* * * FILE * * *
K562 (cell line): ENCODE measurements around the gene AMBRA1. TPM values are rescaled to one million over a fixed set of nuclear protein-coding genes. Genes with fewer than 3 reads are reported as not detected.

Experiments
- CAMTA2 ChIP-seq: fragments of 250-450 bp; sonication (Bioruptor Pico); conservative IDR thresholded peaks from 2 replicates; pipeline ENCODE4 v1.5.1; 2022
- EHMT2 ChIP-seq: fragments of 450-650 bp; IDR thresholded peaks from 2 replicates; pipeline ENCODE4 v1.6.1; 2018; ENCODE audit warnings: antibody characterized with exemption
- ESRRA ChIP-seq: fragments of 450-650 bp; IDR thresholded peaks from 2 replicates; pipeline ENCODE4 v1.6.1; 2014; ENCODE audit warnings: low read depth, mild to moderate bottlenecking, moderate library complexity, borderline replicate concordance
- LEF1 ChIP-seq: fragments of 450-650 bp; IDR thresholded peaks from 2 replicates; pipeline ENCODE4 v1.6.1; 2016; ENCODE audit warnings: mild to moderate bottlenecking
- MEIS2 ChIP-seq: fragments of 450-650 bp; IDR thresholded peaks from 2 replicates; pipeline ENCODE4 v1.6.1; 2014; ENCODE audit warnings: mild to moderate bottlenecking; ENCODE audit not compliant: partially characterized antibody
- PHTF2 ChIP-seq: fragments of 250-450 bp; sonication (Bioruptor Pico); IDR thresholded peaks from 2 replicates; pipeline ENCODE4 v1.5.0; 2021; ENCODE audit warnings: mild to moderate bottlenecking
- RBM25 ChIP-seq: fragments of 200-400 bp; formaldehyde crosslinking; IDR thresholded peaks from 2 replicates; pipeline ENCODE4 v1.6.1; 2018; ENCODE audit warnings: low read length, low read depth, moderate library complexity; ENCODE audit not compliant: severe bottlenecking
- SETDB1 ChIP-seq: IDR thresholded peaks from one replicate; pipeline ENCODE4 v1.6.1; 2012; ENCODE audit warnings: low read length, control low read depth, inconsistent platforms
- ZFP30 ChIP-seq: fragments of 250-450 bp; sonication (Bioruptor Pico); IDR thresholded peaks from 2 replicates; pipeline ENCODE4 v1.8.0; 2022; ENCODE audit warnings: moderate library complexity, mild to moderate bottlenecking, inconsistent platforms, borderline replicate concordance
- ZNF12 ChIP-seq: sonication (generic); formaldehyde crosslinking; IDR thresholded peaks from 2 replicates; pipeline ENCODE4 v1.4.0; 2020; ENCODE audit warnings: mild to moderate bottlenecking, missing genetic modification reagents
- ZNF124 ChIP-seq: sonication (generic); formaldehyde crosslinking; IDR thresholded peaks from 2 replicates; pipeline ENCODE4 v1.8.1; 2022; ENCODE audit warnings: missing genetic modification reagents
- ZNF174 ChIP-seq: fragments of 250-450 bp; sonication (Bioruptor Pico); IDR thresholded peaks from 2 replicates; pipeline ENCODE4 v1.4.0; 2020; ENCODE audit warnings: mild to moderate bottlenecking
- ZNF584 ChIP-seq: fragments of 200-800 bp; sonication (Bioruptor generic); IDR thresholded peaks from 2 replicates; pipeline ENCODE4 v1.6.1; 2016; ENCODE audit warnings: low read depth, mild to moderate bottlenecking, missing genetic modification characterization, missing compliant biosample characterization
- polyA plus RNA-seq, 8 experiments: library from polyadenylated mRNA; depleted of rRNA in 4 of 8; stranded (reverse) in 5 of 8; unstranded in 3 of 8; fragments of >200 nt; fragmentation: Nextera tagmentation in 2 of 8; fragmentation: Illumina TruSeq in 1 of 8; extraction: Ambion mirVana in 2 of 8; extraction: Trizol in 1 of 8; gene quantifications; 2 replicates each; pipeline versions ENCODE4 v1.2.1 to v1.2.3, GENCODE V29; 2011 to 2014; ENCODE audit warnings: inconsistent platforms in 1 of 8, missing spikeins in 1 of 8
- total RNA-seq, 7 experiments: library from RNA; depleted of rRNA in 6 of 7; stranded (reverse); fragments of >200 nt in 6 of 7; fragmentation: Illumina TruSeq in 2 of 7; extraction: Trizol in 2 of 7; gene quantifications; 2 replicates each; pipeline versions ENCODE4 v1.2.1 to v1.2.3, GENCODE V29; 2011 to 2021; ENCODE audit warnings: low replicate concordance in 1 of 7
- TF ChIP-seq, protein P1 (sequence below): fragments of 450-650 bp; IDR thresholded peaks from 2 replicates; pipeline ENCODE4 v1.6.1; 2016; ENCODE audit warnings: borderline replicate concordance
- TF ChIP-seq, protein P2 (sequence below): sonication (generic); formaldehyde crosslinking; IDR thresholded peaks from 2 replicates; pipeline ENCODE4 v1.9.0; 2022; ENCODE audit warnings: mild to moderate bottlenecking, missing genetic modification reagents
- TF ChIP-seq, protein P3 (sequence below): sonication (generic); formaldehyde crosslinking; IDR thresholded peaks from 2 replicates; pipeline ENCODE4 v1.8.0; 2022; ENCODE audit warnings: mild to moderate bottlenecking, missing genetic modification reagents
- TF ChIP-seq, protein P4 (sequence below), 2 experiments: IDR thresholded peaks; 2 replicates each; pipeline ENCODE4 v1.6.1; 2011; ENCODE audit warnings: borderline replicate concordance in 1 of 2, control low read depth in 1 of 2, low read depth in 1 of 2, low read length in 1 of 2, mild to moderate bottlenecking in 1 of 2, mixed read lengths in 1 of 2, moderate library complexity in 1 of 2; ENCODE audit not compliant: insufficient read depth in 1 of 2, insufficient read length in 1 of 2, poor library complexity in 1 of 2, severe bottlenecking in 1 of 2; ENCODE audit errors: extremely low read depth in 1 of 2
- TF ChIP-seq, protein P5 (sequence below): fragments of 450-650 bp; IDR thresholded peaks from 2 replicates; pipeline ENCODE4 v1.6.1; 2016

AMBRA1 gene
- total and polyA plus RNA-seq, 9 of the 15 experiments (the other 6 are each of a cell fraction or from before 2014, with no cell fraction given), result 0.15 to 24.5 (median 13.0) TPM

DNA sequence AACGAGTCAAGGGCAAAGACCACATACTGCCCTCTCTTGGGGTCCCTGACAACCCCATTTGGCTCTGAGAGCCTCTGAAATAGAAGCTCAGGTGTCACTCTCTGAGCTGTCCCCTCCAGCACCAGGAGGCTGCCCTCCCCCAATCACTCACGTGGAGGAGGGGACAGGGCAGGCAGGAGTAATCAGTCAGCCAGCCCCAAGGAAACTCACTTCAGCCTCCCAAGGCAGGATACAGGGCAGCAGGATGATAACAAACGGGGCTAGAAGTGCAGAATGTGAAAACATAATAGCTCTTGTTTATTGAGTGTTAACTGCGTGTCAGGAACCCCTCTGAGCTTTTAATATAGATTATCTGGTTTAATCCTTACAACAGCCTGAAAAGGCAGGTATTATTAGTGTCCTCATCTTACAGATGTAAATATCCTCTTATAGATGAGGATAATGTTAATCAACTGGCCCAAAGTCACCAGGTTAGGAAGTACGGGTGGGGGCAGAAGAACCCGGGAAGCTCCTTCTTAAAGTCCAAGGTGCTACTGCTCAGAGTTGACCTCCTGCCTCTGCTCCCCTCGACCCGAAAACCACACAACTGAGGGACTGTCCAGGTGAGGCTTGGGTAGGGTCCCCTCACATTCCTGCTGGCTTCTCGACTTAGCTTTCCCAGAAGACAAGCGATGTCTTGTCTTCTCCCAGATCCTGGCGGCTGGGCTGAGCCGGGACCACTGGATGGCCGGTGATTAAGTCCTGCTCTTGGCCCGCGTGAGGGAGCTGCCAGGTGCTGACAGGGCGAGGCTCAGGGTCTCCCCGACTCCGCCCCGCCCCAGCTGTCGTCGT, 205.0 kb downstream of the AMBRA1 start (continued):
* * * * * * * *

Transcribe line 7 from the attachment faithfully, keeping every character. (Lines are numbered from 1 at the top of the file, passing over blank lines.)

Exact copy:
- MEIS2 ChIP-seq: fragments of 450-650 bp; IDR thresholded peaks from 2 replicates; pipeline ENCODE4 v1.6.1; 2014; ENCODE audit warnings: mild to moderate bottlenecking; ENCODE audit not compliant: partially characterized antibody